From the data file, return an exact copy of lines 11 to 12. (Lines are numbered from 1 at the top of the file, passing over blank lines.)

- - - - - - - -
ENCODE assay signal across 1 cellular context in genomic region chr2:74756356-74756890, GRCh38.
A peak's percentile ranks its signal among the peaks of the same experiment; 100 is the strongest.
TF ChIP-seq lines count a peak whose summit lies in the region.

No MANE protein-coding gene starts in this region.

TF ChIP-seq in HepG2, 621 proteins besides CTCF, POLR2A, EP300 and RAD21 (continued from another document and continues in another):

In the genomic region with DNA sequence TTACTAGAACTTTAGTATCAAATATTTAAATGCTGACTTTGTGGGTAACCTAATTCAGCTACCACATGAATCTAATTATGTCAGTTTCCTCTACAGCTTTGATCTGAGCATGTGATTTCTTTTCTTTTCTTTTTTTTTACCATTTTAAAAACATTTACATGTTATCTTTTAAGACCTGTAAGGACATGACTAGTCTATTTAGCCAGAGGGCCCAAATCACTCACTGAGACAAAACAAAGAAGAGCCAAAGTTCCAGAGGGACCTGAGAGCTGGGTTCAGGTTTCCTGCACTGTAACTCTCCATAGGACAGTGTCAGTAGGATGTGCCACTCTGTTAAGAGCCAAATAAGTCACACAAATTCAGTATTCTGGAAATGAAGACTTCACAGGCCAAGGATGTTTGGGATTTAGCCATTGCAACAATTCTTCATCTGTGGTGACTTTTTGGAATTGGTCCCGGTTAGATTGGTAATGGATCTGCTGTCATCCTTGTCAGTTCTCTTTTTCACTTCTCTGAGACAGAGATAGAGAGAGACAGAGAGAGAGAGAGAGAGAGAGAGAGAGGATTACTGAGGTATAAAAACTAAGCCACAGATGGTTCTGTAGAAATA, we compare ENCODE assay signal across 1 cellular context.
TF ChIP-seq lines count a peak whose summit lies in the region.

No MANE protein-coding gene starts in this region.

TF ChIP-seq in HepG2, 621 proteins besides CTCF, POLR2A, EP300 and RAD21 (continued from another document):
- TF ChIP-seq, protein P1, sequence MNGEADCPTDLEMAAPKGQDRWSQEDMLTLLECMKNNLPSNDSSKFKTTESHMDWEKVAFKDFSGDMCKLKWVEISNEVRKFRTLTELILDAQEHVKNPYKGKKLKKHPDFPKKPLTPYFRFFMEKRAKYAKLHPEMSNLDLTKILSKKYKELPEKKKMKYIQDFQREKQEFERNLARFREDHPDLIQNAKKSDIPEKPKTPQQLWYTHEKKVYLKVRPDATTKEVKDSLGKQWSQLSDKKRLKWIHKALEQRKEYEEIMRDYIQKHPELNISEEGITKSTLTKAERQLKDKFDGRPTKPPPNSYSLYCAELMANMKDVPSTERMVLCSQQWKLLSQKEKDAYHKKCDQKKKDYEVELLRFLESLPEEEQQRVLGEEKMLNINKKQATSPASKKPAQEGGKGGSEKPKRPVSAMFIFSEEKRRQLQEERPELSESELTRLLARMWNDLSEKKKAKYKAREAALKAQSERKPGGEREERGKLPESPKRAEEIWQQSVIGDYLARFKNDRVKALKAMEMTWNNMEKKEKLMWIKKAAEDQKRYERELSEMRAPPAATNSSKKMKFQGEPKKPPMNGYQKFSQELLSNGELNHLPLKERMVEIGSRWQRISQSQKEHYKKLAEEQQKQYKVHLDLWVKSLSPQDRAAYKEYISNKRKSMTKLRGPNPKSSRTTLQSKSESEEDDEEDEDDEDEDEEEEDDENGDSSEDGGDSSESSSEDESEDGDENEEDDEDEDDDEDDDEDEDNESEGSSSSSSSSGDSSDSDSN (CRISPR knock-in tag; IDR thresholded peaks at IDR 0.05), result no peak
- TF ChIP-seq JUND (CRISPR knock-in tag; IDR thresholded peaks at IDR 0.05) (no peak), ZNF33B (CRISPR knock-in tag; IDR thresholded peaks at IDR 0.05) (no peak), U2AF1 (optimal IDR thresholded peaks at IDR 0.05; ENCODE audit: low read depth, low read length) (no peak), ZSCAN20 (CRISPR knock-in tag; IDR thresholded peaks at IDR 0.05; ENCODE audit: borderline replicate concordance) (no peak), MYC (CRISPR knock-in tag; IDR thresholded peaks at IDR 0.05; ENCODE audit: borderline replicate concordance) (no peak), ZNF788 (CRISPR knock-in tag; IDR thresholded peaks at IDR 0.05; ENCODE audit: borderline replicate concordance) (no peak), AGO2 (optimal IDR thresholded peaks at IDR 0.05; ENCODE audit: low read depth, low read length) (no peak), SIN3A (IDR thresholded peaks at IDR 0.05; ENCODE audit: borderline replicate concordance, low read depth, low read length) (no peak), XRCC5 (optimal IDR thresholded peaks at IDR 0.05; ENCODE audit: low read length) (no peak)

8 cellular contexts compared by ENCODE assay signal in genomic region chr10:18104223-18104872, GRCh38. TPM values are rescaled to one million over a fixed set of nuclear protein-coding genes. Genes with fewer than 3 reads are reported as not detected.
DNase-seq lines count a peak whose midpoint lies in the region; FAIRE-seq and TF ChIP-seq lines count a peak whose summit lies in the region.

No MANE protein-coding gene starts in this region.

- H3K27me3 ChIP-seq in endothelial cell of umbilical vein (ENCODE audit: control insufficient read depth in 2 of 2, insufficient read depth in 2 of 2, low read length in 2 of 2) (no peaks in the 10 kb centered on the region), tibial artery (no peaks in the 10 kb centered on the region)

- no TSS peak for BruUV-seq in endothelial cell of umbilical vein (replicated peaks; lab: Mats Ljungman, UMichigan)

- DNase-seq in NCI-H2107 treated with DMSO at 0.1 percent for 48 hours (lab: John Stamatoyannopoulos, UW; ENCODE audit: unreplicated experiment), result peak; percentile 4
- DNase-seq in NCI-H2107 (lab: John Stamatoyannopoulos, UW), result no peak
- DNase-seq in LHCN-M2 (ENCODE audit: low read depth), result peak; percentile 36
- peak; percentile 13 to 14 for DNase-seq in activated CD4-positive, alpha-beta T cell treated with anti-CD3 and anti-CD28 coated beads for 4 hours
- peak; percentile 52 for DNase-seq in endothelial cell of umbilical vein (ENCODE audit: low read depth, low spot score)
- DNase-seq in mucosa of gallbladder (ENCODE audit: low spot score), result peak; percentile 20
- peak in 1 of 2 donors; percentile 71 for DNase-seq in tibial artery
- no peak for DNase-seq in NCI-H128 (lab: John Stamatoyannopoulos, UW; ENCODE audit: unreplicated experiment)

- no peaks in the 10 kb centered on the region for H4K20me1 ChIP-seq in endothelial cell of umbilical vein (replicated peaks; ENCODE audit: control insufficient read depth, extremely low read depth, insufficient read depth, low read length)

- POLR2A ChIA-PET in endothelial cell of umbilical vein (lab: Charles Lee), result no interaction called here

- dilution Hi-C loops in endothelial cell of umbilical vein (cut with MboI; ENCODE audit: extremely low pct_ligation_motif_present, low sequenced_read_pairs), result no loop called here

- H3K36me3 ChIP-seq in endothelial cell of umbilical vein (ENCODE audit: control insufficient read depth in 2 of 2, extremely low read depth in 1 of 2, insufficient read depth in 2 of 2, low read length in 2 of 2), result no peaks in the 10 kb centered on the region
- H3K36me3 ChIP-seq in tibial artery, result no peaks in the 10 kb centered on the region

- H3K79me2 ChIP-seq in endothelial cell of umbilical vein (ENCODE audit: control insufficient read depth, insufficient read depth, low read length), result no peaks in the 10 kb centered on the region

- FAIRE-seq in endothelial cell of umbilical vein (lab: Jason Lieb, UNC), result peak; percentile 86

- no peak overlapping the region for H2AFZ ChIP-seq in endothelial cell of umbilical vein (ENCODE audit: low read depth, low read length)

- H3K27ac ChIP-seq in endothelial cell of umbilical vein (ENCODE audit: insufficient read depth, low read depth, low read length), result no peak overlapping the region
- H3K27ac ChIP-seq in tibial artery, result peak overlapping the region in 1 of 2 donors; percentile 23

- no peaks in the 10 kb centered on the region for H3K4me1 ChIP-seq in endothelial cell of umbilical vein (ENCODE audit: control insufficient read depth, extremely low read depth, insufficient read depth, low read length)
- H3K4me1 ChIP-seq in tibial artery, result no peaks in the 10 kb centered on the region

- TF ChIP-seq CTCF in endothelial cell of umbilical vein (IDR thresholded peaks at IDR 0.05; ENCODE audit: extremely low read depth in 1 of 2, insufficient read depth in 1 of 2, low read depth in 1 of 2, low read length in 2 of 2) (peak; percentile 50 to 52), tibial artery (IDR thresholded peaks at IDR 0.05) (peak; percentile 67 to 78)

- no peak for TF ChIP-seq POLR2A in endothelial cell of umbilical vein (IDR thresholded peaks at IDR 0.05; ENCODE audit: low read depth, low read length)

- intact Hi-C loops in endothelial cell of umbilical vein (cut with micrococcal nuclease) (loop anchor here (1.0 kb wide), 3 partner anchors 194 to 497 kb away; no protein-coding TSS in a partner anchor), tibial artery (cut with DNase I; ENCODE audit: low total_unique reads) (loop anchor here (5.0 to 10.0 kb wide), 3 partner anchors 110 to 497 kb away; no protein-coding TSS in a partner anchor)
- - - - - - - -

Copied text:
- TF ChIP-seq JUND (CRISPR knock-in tag; IDR thresholded peaks at IDR 0.05) (no peak), ZNF33B (CRISPR knock-in tag; IDR thresholded peaks at IDR 0.05) (no peak), U2AF1 (optimal IDR thresholded peaks at IDR 0.05; ENCODE audit: low read depth, low read length) (no peak), ZSCAN20 (CRISPR knock-in tag; IDR thresholded peaks at IDR 0.05; ENCODE audit: borderline replicate concordance) (no peak), MYC (CRISPR knock-in tag; IDR thresholded peaks at IDR 0.05; ENCODE audit: borderline replicate concordance) (no peak), ZNF788 (CRISPR knock-in tag; IDR thresholded peaks at IDR 0.05; ENCODE audit: borderline replicate concordance) (no peak), AGO2 (optimal IDR thresholded peaks at IDR 0.05; ENCODE audit: low read depth, low read length) (no peak), SIN3A (IDR thresholded peaks at IDR 0.05; ENCODE audit: borderline replicate concordance, low read depth, low read length) (no peak), XRCC5 (optimal IDR thresholded peaks at IDR 0.05; ENCODE audit: low read length) (no peak)

8 cellular contexts compared by ENCODE assay signal in genomic region chr10:18104223-18104872, GRCh38. TPM values are rescaled to one million over a fixed set of nuclear protein-coding genes. Genes with fewer than 3 reads are reported as not detected.